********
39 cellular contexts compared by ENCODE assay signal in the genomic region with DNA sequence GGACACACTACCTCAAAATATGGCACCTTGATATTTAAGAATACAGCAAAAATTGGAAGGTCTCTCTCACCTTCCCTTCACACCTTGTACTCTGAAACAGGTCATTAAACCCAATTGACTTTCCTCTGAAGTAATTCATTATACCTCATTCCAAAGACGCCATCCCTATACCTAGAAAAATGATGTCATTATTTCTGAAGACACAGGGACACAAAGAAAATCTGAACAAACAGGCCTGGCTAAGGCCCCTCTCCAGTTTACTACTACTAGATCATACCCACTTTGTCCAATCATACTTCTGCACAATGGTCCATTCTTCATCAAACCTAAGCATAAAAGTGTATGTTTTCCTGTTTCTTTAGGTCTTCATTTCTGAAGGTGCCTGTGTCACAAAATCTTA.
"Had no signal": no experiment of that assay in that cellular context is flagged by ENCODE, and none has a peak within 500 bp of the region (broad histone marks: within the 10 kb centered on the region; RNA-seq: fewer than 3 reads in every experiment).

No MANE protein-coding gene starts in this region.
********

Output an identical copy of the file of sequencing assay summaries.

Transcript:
39 cellular contexts compared by ENCODE assay signal in the genomic region with DNA sequence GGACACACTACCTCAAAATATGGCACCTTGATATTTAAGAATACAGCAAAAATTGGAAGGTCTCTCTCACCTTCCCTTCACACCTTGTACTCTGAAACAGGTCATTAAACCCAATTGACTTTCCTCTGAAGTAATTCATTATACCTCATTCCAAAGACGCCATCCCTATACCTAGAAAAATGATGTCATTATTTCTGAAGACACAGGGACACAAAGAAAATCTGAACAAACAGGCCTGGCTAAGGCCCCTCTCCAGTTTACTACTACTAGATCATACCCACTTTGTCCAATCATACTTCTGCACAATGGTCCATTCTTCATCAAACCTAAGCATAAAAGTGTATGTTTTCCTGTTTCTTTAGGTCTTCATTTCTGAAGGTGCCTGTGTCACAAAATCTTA.
"Had no signal": no experiment of that assay in that cellular context is flagged by ENCODE, and none has a peak within 500 bp of the region (broad histone marks: within the 10 kb centered on the region; RNA-seq: fewer than 3 reads in every experiment).

No MANE protein-coding gene starts in this region.